Wednesday, January 31, 2007

I love the sun. It's been cold and gray lately, and I've been doing a lot of reading down in my basement. This morning I had to go in to work earlier than usual, and I realized that in addition to being earlier than I anticipated, I also needed to finish reading the History of the Conquest of Mexico (grrrr... 456 pages... written in 1843... super small type). I headed over to the Johnson Center to the upper atrium in the library and found the room filled with early morning sunlight. It was actually interesting to read about Cortes and Montezuma and conquest and gold. The book turned out to be quite the romantic adventure (not as in love, but more as in adventure).

But more then that, I loved basking in the winter sunlight. I had forgotten the power of warmth and light. I know there's vitamin D or something and there's some chemical balancing out, but I yearned for the emotional warmth. I actually fell asleep up there in the ragged old cheap easy chair. It was one of the best naps I've had in a long time. The sun made all the difference.

Saturday, January 27, 2007

It's all about perspective. This morning in my yoga class, I saw myself in the mirror in a new angle and was horrified. My downward dog looks so clumsy and awkward! All this time I thought I was smoothly gliding through my sun salutations, but as I peeked behind me between my legs, I realized that my knees are totally bent inward and my back makes more of a table than a nice inverted angle. I tried and tried to belly in, but my body just wouldn't slide into it like everyone around me. And I think my butt is crooked. I swear--I've never noticed so many weird angles where it should have been straight... It was all a bit disconcerting, and the stretch felt awkward and almost painfully weak.

But then a little later with a shift to the side, I caught myself in a very beautiful reverse triangle. I was in form, in line, everything going the right direction--you could have fit me between two glass walls just like the yoga instructor always says. Suddenly I was strong and capable and graceful. That's the perspective I want to keep with me.

Wednesday, January 24, 2007

I come from a family of sewers. Crazy quilters. My great grandmother, my grandmother, my mother, my sister, my cousin, my aunt--we are all drawn to fabrics and patterns and colors and textures. For weddings and babies, we quilt. We have to touch and create and cover and warm.

I grew up playing under the quilts my mom and GrandNomi quilted in her basement next door--I loved playing with the thumbtacks and scraps (I still remember the box with the yellow rose on the top where she kept thumbtacks) and looking at the underbelly of the quilt, helping them roll the boards over as they moved in and fetching thimbles and thread and whatever. I have a quilt made by my great grandmother hanging on my bedroom wall--with its wild, bright colors and cotton peeking out. I was told that she picked the cotton on her farm in southeastern Arizona. I remember walking down the long rows of cotton plants as we trekked from her house to the Gila River to play in the mud, and I wonder if she did the same thing to escape the summer heat.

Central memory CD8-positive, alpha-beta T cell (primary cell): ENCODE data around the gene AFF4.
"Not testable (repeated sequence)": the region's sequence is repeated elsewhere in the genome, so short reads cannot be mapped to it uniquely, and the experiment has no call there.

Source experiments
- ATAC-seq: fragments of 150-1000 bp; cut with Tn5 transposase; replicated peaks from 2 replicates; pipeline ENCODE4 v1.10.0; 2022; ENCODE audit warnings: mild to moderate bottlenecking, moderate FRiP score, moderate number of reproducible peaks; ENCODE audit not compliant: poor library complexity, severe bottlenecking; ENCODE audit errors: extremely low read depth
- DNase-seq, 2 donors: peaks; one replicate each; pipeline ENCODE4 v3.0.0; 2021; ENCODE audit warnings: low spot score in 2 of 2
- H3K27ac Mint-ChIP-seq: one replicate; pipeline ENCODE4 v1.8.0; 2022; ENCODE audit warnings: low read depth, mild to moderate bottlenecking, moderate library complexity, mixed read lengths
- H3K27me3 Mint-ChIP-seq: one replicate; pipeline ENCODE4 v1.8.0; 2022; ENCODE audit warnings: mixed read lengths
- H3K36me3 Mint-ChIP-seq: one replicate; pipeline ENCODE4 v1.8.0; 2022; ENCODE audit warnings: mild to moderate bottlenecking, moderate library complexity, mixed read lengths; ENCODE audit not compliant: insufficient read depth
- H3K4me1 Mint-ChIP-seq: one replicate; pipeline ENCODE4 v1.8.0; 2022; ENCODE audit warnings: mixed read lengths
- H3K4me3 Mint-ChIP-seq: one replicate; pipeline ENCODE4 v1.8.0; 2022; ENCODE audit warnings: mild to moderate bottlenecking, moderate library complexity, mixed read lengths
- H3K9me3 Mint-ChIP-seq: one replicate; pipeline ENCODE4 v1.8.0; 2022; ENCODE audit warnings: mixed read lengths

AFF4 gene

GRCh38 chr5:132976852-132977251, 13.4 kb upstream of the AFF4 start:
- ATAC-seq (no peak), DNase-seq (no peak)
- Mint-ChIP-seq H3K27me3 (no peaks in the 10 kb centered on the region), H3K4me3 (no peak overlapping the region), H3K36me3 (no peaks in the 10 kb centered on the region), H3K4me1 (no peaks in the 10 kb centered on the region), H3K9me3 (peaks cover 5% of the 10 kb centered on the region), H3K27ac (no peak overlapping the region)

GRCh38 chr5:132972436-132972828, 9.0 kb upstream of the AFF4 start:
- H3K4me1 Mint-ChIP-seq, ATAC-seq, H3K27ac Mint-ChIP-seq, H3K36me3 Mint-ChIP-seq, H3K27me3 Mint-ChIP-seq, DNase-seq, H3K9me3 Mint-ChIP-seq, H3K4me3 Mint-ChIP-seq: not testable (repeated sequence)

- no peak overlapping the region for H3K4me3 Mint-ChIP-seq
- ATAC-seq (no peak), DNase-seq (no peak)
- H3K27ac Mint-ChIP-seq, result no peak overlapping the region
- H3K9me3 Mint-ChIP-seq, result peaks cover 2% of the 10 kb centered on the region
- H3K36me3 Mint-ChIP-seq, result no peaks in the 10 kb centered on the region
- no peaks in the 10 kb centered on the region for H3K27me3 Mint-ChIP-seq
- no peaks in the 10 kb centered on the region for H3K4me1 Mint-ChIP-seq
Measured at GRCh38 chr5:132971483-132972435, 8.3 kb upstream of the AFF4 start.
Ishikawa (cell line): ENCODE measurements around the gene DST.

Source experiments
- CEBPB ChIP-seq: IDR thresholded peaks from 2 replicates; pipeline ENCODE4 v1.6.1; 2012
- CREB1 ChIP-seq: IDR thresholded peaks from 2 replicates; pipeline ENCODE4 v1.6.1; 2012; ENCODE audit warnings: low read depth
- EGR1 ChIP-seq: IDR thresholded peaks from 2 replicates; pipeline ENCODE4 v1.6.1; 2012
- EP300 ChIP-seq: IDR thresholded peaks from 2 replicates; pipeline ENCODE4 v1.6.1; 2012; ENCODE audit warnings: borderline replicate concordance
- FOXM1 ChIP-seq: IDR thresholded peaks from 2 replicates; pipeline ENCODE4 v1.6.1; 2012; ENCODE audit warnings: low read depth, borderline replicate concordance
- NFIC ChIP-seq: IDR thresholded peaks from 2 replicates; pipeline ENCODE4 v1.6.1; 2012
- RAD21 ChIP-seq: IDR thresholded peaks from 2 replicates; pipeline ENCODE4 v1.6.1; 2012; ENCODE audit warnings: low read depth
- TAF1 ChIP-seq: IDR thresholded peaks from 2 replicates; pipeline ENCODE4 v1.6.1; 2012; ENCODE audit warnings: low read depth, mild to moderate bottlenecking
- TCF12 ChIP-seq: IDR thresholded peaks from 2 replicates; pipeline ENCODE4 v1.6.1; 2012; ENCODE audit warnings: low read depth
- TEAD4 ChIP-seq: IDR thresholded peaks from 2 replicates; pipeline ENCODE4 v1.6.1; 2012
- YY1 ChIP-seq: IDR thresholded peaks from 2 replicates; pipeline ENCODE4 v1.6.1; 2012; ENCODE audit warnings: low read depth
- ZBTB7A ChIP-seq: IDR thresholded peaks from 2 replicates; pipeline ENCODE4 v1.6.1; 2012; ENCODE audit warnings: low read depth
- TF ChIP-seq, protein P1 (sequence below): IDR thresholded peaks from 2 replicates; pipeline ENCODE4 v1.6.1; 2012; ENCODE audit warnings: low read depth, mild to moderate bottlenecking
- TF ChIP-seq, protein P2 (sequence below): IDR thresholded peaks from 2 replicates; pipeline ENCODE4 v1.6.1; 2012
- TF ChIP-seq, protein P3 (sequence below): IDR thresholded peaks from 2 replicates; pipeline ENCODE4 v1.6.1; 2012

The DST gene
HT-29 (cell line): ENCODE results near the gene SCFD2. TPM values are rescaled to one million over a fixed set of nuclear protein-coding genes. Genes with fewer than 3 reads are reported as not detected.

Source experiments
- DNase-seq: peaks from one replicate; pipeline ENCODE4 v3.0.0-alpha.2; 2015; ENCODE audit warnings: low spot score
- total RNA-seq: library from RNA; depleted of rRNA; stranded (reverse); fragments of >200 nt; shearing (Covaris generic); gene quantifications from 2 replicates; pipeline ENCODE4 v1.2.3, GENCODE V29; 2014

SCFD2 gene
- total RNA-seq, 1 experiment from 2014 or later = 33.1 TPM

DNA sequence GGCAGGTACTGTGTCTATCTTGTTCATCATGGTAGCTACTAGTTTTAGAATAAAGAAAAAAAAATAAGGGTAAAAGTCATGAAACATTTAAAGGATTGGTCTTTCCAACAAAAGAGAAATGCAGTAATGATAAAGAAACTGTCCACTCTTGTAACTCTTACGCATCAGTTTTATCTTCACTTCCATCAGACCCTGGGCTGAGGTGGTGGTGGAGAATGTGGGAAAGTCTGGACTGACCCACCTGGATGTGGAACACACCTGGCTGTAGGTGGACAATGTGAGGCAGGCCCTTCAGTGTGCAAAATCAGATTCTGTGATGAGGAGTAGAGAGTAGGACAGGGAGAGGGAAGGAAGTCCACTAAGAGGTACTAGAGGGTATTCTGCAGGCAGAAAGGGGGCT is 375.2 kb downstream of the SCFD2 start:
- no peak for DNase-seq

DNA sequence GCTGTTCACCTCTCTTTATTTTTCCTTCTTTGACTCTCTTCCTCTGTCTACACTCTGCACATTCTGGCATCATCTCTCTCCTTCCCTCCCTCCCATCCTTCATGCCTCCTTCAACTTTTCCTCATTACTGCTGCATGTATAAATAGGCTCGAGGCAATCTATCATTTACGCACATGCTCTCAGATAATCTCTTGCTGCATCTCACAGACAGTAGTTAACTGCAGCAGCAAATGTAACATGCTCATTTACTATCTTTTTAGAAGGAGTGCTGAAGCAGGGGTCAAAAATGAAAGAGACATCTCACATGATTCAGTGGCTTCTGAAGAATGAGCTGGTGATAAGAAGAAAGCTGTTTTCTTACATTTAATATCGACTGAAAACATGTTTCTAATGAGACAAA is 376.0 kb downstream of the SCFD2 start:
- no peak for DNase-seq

My mom bought me a sewing machine for a birthday and graduation present five or six years ago, and it surprisingly has become one of my most prized possessions. It's not even fancy--something on sale from Sears--but I love it dearly. I felt separated when I had to leave it in Utah--no space in my Harlem apartment. I brought it home to Virginia with me on the airplane after Thanksgiving. I called Delta to find out if I could carry it on the plane--and after a long pause and wait on hold, I discovered I could as long as I removed the needle. It fit snugly in the overhead bin, and then some nice guy carried it for me along the concourse to baggage claim. I now feel like I'm fully moved in--at home--with my sewing machine.

I don't know what it is. It's not like I'm a stay-at-home mom, and I'm not super domestic. I don't have tons of time to sew. I don't make clothes or costumes. I had my love affair with my sewing machine before the whole new sewing trend with Project Runway. Over Christmas I helped my brother make a quilt for his girlfriend, and I loved watching him participate in this ritual, crossing the traditional gender divide with his own brand of breezy acceptance. I loved watching his rock-climber, river-running, skier hands pick through fabrics, cut, run them through Mom's old machine. I loved hearing how excited his girlfriend was to get her new quilt. I can picture her and him rolled up in it, keeping warm in their freezing cold house in the Colorado mountains.

Recently I decided to make a quilt for my bed that matches my great grandmother's quilt--and I picked out fabrics of the same patterns and colors. I never would have put them together on my own, but I feel her inspiration and guidance. And I realize how much I need her to play an active role in my life. So now, even as the semester starts and I scramble to stay on top of my readings and papers, I have fabric spread across my floor and I puzzle over their patterns. I come home from a late class with my brain so full of questions and critical theory and notes that I need sewing-therapy before I can unwind and go to bed. There's something soothing about cutting things apart and sewing them back together.